Skip to main content
Browse Subject Areas

Click through the PLOS taxonomy to find articles in your field.

For more information about PLOS Subject Areas, click here.

  • Loading metrics

Analysis of ecological thresholds in a temperate forest undergoing dieback

  • Philip Martin ,

    Roles Conceptualization, Formal analysis, Investigation, Methodology, Visualization, Writing – original draft, Writing – review & editing

    Current address: Conservation Science Group, Department of Zoology, University of Cambridge, Cambridge

    Affiliation Faculty of Science and Technology, Bournemouth University, Talbot Campus, Poole, United Kingdom

  • Adrian C. Newton,

    Roles Conceptualization, Funding acquisition, Investigation, Methodology, Supervision, Writing – original draft, Writing – review & editing

    Affiliation Faculty of Science and Technology, Bournemouth University, Talbot Campus, Poole, United Kingdom

  • Elena Cantarello,

    Roles Data curation, Investigation, Methodology, Writing – review & editing

    Affiliation Faculty of Science and Technology, Bournemouth University, Talbot Campus, Poole, United Kingdom

  • Paul M. Evans

    Roles Investigation, Methodology, Writing – review & editing

    Affiliation Faculty of Science and Technology, Bournemouth University, Talbot Campus, Poole, United Kingdom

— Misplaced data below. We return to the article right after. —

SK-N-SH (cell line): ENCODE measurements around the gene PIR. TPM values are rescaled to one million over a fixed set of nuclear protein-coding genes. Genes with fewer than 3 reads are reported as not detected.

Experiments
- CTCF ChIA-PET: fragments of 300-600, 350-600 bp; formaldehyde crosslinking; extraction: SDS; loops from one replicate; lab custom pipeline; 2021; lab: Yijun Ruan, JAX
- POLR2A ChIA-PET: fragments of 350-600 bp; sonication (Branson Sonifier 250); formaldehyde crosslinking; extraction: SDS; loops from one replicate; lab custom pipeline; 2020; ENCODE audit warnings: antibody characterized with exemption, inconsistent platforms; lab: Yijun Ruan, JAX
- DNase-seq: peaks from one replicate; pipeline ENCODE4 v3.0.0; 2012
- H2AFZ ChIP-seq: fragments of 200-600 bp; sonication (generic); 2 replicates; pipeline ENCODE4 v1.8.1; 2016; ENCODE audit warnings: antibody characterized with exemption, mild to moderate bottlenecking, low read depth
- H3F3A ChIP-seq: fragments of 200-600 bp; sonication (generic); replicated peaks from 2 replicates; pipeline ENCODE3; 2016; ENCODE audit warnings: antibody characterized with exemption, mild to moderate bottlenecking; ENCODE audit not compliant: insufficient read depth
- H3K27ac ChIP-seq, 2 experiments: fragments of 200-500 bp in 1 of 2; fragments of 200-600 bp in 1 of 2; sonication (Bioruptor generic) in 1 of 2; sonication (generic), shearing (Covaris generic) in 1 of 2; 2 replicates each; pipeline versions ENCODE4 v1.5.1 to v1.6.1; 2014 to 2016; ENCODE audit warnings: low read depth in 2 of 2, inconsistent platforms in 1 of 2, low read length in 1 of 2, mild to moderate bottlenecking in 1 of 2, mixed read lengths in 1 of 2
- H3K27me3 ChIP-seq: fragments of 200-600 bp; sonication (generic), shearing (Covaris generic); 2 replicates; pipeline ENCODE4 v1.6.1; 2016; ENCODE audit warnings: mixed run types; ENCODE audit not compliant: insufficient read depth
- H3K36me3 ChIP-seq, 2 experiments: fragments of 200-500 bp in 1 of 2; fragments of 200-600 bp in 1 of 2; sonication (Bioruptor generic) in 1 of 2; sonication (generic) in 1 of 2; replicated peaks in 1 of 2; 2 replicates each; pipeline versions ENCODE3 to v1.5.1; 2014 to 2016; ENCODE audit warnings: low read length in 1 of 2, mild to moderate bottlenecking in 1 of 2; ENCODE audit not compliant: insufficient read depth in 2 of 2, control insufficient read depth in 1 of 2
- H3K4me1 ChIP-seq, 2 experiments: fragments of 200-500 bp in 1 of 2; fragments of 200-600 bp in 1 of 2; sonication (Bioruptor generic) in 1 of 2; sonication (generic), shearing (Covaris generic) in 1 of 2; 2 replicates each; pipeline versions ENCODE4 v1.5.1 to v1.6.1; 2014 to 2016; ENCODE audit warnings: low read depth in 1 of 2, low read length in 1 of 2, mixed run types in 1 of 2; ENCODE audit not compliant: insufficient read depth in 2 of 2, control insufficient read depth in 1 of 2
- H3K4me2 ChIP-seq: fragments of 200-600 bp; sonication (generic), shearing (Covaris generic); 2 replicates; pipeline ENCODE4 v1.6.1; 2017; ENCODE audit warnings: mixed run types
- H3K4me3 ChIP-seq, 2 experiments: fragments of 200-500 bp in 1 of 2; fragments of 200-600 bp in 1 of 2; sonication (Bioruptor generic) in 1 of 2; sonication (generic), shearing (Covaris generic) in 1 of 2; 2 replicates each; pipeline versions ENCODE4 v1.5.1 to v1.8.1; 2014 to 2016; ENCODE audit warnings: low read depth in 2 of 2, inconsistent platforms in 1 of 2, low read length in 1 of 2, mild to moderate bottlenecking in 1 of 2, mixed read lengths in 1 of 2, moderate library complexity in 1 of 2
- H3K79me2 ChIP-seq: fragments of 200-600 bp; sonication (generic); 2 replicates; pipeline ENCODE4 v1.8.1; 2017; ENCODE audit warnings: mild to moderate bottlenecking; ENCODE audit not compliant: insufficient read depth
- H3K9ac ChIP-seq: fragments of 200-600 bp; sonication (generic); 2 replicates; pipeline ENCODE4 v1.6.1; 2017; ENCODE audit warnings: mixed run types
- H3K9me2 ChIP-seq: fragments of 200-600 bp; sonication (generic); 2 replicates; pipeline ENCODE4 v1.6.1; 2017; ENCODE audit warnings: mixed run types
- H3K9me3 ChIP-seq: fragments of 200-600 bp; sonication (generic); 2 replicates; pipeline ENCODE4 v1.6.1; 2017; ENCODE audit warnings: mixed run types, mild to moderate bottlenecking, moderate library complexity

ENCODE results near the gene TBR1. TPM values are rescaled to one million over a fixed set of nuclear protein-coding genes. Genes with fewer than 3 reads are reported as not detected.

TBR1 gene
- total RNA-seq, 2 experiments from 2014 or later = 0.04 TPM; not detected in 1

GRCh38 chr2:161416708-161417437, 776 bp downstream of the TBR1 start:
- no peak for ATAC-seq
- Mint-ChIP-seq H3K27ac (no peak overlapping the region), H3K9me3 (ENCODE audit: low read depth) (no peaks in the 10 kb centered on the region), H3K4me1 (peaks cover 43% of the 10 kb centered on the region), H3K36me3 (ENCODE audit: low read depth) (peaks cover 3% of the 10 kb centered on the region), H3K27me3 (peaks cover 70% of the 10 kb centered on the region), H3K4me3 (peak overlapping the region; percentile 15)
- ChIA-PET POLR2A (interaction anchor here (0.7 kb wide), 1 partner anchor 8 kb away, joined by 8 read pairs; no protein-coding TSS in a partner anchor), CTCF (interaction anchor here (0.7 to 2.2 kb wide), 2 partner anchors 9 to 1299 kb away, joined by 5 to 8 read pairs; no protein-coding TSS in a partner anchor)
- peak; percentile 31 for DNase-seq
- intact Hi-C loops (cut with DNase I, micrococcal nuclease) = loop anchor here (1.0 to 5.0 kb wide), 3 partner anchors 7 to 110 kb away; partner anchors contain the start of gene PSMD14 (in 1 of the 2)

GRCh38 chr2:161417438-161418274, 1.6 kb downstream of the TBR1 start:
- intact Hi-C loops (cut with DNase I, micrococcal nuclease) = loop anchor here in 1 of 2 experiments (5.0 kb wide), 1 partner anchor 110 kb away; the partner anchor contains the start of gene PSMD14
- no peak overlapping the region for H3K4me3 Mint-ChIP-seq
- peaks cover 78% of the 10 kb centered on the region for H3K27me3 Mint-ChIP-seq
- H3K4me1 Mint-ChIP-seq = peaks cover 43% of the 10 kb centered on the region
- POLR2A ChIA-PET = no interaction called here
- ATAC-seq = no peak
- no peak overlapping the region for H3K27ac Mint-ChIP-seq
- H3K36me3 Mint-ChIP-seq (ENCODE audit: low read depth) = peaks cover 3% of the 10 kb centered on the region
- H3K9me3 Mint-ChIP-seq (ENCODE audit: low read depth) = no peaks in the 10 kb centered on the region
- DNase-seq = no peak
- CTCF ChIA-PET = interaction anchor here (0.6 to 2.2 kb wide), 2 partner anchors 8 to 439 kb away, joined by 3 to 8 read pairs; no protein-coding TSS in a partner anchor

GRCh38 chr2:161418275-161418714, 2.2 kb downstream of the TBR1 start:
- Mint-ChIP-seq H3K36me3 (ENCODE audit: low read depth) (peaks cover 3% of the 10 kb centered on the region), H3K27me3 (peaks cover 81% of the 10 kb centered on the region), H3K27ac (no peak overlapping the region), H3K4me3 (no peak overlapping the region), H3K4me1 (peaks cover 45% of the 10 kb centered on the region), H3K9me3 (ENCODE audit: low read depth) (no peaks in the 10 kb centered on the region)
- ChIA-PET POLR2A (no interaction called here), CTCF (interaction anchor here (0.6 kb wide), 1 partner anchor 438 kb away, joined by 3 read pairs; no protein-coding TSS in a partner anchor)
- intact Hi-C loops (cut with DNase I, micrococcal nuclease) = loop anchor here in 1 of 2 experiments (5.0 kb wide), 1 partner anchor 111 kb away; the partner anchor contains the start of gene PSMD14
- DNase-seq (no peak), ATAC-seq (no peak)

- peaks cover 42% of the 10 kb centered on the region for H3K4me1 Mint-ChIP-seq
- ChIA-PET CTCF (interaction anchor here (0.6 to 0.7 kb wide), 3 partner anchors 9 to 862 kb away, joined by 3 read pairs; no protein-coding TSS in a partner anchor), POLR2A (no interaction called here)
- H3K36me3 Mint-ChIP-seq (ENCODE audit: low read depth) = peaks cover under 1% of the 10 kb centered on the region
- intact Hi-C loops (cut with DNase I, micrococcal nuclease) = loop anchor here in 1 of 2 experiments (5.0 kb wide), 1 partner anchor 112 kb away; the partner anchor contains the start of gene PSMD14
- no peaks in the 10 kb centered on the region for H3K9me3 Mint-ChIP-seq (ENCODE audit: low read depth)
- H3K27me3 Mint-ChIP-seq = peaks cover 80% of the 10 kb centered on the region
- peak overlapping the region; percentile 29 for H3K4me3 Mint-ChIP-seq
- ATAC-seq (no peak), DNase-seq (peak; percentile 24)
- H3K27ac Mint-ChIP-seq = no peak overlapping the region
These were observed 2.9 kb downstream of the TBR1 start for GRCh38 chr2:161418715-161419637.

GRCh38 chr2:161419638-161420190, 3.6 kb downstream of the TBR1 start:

Positive feedbacks in drivers of degradation can cause threshold responses in natural ecosystems. Though threshold responses have received much attention in studies of aquatic ecosystems, they have been neglected in terrestrial systems, such as forests, where the long time-scales required for monitoring have impeded research. In this study we explored the role of positive feedbacks in a temperate forest that has been monitored for 50 years and is undergoing dieback, largely as a result of death of the canopy dominant species (Fagus sylvatica, beech). Statistical analyses showed strong non-linear losses in basal area for some plots, while others showed relatively gradual change. Beech seedling density was positively related to canopy openness, but a similar relationship was not observed for saplings, suggesting a feedback whereby mortality in areas with high canopy openness was elevated. We combined this observation with empirical data on size- and growth-mediated mortality of trees to produce an individual-based model of forest dynamics. We used this model to simulate changes in the structure of the forest over 100 years under scenarios with different juvenile and mature mortality probabilities, as well as a positive feedback between seedling and mature tree mortality. This model produced declines in forest basal area when critical juvenile and mature mortality probabilities were exceeded. Feedbacks in juvenile mortality caused a greater reduction in basal area relative to scenarios with no feedback. Non-linear, concave declines of basal area occurred only when mature tree mortality was 3–5 times higher than rates observed in the field. Our results indicate that the longevity of trees may help to buffer forests against environmental change and that the maintenance of old, large trees may aid the resilience of forest stands. In addition, our work suggests that dieback of forests may be avoidable providing pressures on mature and juvenile trees do not pass critical thresholds.